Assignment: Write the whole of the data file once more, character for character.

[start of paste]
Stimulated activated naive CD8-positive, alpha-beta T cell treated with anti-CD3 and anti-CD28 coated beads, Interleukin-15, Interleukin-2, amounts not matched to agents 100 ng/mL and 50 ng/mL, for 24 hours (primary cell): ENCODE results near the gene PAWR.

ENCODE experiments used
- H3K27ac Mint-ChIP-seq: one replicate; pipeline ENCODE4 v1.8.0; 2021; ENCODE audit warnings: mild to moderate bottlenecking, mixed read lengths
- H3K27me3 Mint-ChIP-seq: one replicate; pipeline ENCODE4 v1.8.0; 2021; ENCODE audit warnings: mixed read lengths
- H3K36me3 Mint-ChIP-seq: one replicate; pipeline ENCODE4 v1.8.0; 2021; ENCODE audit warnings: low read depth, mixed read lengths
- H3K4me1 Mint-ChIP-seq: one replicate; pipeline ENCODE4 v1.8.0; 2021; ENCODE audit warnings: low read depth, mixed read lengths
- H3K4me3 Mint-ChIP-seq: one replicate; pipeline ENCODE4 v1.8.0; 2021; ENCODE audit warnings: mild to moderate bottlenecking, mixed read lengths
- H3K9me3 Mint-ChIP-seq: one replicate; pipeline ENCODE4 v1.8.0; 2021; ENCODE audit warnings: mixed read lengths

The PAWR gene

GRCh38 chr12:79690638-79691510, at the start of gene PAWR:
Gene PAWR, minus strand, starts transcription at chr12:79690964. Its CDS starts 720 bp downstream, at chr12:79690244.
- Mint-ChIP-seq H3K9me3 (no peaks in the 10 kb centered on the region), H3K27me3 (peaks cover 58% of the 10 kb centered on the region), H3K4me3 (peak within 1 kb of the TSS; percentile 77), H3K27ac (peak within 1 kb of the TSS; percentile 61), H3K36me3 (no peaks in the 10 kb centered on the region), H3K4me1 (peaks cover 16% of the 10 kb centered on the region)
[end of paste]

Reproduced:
Stimulated activated naive CD8-positive, alpha-beta T cell treated with anti-CD3 and anti-CD28 coated beads, Interleukin-15, Interleukin-2, amounts not matched to agents 100 ng/mL and 50 ng/mL, for 24 hours (primary cell): ENCODE results near the gene PAWR.

ENCODE experiments used
- H3K27ac Mint-ChIP-seq: one replicate; pipeline ENCODE4 v1.8.0; 2021; ENCODE audit warnings: mild to moderate bottlenecking, mixed read lengths
- H3K27me3 Mint-ChIP-seq: one replicate; pipeline ENCODE4 v1.8.0; 2021; ENCODE audit warnings: mixed read lengths
- H3K36me3 Mint-ChIP-seq: one replicate; pipeline ENCODE4 v1.8.0; 2021; ENCODE audit warnings: low read depth, mixed read lengths
- H3K4me1 Mint-ChIP-seq: one replicate; pipeline ENCODE4 v1.8.0; 2021; ENCODE audit warnings: low read depth, mixed read lengths
- H3K4me3 Mint-ChIP-seq: one replicate; pipeline ENCODE4 v1.8.0; 2021; ENCODE audit warnings: mild to moderate bottlenecking, mixed read lengths
- H3K9me3 Mint-ChIP-seq: one replicate; pipeline ENCODE4 v1.8.0; 2021; ENCODE audit warnings: mixed read lengths

The PAWR gene

GRCh38 chr12:79690638-79691510, at the start of gene PAWR:
Gene PAWR, minus strand, starts transcription at chr12:79690964. Its CDS starts 720 bp downstream, at chr12:79690244.
- Mint-ChIP-seq H3K9me3 (no peaks in the 10 kb centered on the region), H3K27me3 (peaks cover 58% of the 10 kb centered on the region), H3K4me3 (peak within 1 kb of the TSS; percentile 77), H3K27ac (peak within 1 kb of the TSS; percentile 61), H3K36me3 (no peaks in the 10 kb centered on the region), H3K4me1 (peaks cover 16% of the 10 kb centered on the region)